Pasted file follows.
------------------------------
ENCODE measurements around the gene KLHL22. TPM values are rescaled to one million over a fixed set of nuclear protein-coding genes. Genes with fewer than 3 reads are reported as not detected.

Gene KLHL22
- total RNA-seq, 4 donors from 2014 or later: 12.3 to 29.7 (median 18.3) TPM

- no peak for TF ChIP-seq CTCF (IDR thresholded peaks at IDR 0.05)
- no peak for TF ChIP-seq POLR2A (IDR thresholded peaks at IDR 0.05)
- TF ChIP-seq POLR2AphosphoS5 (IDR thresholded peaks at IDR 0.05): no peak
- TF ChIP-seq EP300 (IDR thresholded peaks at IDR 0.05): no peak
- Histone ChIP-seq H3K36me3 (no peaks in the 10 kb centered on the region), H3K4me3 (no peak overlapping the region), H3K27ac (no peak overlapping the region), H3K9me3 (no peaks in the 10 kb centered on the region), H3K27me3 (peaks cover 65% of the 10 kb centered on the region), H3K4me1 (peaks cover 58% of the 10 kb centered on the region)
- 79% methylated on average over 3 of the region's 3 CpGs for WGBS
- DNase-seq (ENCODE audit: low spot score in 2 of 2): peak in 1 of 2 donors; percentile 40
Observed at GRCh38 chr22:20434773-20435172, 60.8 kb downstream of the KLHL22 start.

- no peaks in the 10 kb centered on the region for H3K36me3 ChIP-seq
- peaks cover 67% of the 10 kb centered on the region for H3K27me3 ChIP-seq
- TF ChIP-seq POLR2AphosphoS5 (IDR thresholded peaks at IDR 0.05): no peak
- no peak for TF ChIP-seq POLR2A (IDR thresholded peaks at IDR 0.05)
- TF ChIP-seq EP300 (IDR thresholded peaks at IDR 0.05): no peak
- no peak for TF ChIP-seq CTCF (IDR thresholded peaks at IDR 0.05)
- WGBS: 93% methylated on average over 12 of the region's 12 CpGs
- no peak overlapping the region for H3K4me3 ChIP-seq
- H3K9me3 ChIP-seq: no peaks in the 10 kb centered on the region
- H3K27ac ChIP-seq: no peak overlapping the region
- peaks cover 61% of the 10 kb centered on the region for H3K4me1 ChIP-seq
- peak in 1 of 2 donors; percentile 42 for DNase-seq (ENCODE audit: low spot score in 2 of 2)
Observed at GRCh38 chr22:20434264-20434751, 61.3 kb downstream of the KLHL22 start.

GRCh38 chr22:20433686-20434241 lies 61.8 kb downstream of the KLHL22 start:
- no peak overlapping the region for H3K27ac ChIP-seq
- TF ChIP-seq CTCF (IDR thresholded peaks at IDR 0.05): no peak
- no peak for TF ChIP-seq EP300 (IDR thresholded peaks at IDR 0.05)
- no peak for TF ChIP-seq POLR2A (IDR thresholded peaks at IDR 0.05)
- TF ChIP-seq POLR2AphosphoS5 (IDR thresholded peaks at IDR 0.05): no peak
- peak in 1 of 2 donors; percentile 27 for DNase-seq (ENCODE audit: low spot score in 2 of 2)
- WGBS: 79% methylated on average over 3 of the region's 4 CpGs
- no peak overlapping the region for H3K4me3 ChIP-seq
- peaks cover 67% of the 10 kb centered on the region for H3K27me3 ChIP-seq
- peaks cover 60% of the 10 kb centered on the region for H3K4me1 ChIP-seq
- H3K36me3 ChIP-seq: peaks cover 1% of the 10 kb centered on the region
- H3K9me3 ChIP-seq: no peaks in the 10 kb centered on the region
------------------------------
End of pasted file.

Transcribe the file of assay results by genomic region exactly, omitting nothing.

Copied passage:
ENCODE measurements around the gene KLHL22. TPM values are rescaled to one million over a fixed set of nuclear protein-coding genes. Genes with fewer than 3 reads are reported as not detected.

Gene KLHL22
- total RNA-seq, 4 donors from 2014 or later: 12.3 to 29.7 (median 18.3) TPM

- no peak for TF ChIP-seq CTCF (IDR thresholded peaks at IDR 0.05)
- no peak for TF ChIP-seq POLR2A (IDR thresholded peaks at IDR 0.05)
- TF ChIP-seq POLR2AphosphoS5 (IDR thresholded peaks at IDR 0.05): no peak
- TF ChIP-seq EP300 (IDR thresholded peaks at IDR 0.05): no peak
- Histone ChIP-seq H3K36me3 (no peaks in the 10 kb centered on the region), H3K4me3 (no peak overlapping the region), H3K27ac (no peak overlapping the region), H3K9me3 (no peaks in the 10 kb centered on the region), H3K27me3 (peaks cover 65% of the 10 kb centered on the region), H3K4me1 (peaks cover 58% of the 10 kb centered on the region)
- 79% methylated on average over 3 of the region's 3 CpGs for WGBS
- DNase-seq (ENCODE audit: low spot score in 2 of 2): peak in 1 of 2 donors; percentile 40
Observed at GRCh38 chr22:20434773-20435172, 60.8 kb downstream of the KLHL22 start.

- no peaks in the 10 kb centered on the region for H3K36me3 ChIP-seq
- peaks cover 67% of the 10 kb centered on the region for H3K27me3 ChIP-seq
- TF ChIP-seq POLR2AphosphoS5 (IDR thresholded peaks at IDR 0.05): no peak
- no peak for TF ChIP-seq POLR2A (IDR thresholded peaks at IDR 0.05)
- TF ChIP-seq EP300 (IDR thresholded peaks at IDR 0.05): no peak
- no peak for TF ChIP-seq CTCF (IDR thresholded peaks at IDR 0.05)
- WGBS: 93% methylated on average over 12 of the region's 12 CpGs
- no peak overlapping the region for H3K4me3 ChIP-seq
- H3K9me3 ChIP-seq: no peaks in the 10 kb centered on the region
- H3K27ac ChIP-seq: no peak overlapping the region
- peaks cover 61% of the 10 kb centered on the region for H3K4me1 ChIP-seq
- peak in 1 of 2 donors; percentile 42 for DNase-seq (ENCODE audit: low spot score in 2 of 2)
Observed at GRCh38 chr22:20434264-20434751, 61.3 kb downstream of the KLHL22 start.

GRCh38 chr22:20433686-20434241 lies 61.8 kb downstream of the KLHL22 start:
- no peak overlapping the region for H3K27ac ChIP-seq
- TF ChIP-seq CTCF (IDR thresholded peaks at IDR 0.05): no peak
- no peak for TF ChIP-seq EP300 (IDR thresholded peaks at IDR 0.05)
- no peak for TF ChIP-seq POLR2A (IDR thresholded peaks at IDR 0.05)
- TF ChIP-seq POLR2AphosphoS5 (IDR thresholded peaks at IDR 0.05): no peak
- peak in 1 of 2 donors; percentile 27 for DNase-seq (ENCODE audit: low spot score in 2 of 2)
- WGBS: 79% methylated on average over 3 of the region's 4 CpGs
- no peak overlapping the region for H3K4me3 ChIP-seq
- peaks cover 67% of the 10 kb centered on the region for H3K27me3 ChIP-seq
- peaks cover 60% of the 10 kb centered on the region for H3K4me1 ChIP-seq
- H3K36me3 ChIP-seq: peaks cover 1% of the 10 kb centered on the region
- H3K9me3 ChIP-seq: no peaks in the 10 kb centered on the region